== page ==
Explore further: What did we learn from the 2010 California whooping cough epidemic?

Related Stories

What did we learn from the 2010 California whooping cough epidemic?

July 19, 2012
Because whooping cough (pertussis) is almost as contagious as measles (affecting ~12-17 individuals with each case), clinicians are required to report cases of this bacterial respiratory tract infection to the state's department ...

Washington pediatricians receive regular requests for alternative child immunization schedules

November 28, 2011
Seventy-seven percent of Washington state pediatricians report that they are sometimes or frequently asked to provide alternative childhood vaccine schedules for their patients, according to a new study from Seattle Children's ...

Study: No significant rise in seizure risk from common kids' vaccine

February 22, 2012
(HealthDay) -- Children who receive a combination vaccine known as DTaP-IPV-Hib have no significant increased risk of febrile seizure, a convulsion triggered by a fever, during the week after vaccination, researchers in Denmark ...

Recommended for you

Decrease in sunshine, increase in Rickets

November 17, 2017
A University of Toronto student and professor have teamed up to discover that Britain's increasing cloudiness during the summer could be an important reason for the mysterious increase in Rickets among British children over ...

Anti-malaria drug shows promise as Zika virus treatment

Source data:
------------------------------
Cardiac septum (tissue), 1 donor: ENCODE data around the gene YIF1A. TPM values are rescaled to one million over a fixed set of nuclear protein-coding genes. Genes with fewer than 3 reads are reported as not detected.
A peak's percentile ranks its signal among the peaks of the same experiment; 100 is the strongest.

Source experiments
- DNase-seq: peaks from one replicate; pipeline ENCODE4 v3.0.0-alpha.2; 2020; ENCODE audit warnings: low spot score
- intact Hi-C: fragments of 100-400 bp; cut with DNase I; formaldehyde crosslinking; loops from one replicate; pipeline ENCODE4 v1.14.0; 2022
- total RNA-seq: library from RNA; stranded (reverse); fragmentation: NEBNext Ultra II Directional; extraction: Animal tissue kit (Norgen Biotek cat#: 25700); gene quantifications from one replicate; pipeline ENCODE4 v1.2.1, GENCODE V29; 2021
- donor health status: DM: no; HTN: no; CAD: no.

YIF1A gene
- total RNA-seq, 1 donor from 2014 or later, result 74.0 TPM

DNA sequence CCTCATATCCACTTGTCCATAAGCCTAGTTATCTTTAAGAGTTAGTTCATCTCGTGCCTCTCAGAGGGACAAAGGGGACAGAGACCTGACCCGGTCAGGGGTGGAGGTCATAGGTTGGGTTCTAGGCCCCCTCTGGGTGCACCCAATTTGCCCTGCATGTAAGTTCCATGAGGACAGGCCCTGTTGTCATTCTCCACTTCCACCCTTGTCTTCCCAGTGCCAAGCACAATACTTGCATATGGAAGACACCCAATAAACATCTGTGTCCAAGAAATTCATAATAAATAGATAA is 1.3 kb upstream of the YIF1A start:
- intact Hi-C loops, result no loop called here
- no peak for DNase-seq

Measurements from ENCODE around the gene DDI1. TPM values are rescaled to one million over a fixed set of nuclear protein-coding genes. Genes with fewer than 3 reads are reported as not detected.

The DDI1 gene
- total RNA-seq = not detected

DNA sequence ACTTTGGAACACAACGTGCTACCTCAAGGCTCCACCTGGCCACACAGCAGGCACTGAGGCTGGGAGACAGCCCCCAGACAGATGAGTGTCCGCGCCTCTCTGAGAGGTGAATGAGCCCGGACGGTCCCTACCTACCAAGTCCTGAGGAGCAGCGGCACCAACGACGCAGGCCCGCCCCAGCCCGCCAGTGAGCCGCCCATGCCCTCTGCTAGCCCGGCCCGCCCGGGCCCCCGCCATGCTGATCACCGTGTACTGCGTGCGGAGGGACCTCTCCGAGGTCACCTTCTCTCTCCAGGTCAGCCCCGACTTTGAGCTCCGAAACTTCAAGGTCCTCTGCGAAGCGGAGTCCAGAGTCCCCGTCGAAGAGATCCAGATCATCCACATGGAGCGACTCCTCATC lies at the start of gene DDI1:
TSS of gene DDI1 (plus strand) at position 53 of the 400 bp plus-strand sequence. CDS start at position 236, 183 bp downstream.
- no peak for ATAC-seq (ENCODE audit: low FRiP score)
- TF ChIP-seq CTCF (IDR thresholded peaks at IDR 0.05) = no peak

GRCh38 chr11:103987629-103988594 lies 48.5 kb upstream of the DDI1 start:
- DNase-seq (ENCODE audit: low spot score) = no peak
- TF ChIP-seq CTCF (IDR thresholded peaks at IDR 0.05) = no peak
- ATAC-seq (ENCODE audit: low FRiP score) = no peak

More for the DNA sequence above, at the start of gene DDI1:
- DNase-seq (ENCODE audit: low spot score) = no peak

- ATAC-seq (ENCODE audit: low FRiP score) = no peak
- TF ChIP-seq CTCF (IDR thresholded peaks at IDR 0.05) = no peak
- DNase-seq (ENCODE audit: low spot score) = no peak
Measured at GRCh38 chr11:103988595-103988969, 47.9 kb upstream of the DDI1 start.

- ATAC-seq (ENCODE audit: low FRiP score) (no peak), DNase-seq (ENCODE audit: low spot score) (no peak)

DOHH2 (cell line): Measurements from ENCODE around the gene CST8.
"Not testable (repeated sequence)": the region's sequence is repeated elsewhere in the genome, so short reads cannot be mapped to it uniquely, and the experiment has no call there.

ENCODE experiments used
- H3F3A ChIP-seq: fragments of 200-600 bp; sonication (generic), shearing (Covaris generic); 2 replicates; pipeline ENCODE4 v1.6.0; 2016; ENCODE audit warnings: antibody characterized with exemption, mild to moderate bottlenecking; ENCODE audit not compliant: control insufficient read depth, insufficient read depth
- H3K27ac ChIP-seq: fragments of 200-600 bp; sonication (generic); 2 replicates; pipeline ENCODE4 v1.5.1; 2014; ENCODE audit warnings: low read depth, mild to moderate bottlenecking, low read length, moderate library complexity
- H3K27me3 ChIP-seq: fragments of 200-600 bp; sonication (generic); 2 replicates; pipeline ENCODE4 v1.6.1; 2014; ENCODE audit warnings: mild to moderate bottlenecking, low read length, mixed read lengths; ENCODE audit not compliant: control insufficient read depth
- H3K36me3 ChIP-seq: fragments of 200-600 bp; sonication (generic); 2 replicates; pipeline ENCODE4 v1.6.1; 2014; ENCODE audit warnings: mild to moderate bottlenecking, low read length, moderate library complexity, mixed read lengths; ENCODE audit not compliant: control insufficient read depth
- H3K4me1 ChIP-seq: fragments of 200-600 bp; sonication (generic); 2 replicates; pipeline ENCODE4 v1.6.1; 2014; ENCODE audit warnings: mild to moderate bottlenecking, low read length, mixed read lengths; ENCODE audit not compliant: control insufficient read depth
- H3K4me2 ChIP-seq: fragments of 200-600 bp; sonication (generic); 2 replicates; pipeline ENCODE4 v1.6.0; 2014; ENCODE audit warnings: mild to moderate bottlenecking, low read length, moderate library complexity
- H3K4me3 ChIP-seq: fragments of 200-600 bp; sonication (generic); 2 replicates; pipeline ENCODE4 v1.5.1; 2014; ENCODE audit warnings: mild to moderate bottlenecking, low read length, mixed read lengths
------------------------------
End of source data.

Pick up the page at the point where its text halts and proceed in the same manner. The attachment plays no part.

November 17, 2017
A new collaborative study led by researchers at Sanford Burnham Prebys Medical Discovery Institute (SBP) and UC San Diego School of Medicine has found that a medication used to prevent and treat malaria may also be effective ...

Scientists identify biomarkers that indicate likelihood of survival in infected patients

November 17, 2017
Scientists have identified a set of biomarkers that indicate which patients infected with the Ebola virus are most at risk of dying from the disease.

Research team unlocks secrets of Ebola

November 16, 2017
In a comprehensive and complex molecular study of blood samples from Ebola patients in Sierra Leone, published today (Nov. 16, 2017) in Cell Host and Microbe, a scientific team led by the University of Wisconsin-Madison has ...

Study raises possibility of naturally acquired immunity against Zika virus

November 16, 2017
Birth defects in babies born infected with Zika virus remain a major health concern. Now, scientists suggest the possibility that some women in high-risk Zika regions may already be protected and not know it.

A structural clue to attacking malaria's 'Achilles heel'

November 16, 2017
Researchers from The Scripps Research Institute (TSRI) and PATH's Malaria Vaccine Initiative (MVI) have shed light on how the human immune system recognizes the malaria parasite though investigation of antibodies generated ...

0 comments

Please sign in to add a comment. Registration is free, and takes less than a minute. Read more

Click here to reset your password.
Sign in to get notified via email when new comments are made.